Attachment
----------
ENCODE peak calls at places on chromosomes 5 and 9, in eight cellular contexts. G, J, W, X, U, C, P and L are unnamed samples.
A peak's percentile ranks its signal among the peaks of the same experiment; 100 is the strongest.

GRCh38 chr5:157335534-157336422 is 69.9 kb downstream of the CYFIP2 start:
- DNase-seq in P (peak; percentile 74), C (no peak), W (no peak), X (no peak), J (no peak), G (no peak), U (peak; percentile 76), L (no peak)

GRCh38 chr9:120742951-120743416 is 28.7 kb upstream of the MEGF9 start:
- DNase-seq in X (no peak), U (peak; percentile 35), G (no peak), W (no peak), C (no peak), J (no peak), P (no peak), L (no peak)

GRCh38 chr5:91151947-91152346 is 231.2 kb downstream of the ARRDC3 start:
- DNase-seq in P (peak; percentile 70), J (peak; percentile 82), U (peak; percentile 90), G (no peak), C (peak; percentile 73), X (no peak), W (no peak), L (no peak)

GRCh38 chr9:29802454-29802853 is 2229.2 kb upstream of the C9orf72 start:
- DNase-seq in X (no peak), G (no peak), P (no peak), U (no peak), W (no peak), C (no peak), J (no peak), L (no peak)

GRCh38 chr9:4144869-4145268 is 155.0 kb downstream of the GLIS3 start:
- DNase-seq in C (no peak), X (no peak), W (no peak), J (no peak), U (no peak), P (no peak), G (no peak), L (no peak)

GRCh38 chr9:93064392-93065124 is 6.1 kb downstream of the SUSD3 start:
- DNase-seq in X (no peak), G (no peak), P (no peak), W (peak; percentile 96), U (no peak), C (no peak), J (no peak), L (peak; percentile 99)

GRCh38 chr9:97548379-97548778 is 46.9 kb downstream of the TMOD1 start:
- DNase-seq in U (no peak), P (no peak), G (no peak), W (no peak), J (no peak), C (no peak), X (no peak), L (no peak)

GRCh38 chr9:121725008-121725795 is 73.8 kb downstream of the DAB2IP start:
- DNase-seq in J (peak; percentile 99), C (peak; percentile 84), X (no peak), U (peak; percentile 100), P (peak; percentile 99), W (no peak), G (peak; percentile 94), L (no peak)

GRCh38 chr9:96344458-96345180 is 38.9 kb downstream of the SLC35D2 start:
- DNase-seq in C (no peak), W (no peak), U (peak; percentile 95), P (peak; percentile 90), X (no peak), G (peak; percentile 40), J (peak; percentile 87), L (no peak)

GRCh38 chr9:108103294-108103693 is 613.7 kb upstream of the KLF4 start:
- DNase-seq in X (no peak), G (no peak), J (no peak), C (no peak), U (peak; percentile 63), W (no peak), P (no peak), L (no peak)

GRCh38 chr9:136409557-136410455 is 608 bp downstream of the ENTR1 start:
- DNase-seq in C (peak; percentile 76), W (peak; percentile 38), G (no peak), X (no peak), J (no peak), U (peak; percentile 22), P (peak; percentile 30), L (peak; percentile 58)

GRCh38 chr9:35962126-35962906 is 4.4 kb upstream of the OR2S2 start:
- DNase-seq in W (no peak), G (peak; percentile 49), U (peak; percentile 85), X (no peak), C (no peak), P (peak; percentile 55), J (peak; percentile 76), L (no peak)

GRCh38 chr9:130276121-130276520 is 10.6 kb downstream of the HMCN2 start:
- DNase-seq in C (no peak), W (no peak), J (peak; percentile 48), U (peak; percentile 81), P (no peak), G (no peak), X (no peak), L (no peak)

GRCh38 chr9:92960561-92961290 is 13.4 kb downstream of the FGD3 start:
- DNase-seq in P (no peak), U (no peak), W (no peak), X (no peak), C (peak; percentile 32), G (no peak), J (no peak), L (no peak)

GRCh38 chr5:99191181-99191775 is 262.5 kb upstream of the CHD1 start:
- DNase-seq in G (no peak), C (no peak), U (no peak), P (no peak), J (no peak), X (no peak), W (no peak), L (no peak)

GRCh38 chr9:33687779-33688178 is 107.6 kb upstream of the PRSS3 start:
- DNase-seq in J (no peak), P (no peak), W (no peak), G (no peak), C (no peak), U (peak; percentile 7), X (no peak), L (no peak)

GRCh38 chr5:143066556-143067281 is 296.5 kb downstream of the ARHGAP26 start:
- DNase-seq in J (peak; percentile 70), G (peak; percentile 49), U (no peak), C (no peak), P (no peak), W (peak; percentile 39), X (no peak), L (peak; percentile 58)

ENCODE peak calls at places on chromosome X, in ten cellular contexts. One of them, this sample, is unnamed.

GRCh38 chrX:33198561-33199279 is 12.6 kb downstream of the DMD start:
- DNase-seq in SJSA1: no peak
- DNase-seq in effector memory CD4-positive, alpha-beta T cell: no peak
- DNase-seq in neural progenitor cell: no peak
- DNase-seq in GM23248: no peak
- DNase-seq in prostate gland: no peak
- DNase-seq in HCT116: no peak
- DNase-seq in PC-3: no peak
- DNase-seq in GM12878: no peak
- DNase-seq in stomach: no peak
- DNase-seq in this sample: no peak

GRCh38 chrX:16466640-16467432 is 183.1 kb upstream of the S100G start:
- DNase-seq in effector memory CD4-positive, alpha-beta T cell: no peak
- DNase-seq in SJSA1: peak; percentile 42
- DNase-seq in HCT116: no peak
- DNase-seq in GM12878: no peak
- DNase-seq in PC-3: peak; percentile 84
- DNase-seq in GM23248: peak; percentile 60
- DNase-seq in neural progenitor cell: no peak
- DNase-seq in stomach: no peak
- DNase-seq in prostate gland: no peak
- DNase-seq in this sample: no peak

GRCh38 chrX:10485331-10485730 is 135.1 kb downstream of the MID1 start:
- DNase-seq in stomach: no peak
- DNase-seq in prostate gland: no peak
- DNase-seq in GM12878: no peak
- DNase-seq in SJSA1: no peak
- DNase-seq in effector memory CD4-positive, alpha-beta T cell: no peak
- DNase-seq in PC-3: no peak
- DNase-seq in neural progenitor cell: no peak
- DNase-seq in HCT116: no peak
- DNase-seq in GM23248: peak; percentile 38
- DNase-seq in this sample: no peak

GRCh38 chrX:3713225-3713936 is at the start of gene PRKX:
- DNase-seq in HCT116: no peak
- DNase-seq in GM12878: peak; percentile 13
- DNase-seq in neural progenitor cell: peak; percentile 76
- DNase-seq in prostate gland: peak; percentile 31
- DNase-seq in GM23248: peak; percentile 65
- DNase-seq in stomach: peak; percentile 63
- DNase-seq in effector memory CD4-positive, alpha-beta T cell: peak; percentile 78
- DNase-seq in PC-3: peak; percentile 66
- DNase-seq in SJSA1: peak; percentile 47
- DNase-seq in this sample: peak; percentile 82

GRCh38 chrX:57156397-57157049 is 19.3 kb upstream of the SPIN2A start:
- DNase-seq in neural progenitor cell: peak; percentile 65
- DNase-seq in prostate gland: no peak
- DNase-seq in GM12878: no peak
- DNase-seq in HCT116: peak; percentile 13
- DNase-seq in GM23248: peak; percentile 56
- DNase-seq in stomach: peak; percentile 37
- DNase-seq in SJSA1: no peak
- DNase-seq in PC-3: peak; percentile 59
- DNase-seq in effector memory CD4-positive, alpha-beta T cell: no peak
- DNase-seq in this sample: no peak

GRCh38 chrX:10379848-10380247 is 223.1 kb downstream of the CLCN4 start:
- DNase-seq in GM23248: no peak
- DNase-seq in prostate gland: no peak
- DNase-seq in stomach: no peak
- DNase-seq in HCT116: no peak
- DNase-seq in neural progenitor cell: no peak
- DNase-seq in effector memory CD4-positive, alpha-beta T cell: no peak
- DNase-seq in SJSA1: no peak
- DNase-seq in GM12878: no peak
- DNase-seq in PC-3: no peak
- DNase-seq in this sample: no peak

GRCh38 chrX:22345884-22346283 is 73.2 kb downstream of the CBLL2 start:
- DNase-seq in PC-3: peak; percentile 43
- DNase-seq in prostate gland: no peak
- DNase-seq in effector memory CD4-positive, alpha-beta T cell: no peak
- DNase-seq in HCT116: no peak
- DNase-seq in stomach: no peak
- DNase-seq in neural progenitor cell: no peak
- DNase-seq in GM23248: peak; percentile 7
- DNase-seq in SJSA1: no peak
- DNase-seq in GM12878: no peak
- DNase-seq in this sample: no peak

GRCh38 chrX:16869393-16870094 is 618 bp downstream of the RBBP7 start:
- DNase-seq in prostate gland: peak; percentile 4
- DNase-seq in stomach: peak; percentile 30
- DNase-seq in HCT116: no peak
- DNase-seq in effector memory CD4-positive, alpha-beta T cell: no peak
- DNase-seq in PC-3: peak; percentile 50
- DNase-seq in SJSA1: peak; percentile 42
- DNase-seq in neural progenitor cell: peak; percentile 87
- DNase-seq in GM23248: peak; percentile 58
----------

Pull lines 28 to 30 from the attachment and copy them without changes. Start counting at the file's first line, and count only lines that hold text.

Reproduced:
- DNase-seq in C (no peak), W (no peak), J (peak; percentile 48), U (peak; percentile 81), P (no peak), G (no peak), X (no peak), L (no peak)

GRCh38 chr9:92960561-92961290 is 13.4 kb downstream of the FGD3 start:
- DNase-seq in P (no peak), U (no peak), W (no peak), X (no peak), C (peak; percentile 32), G (no peak), J (no peak), L (no peak)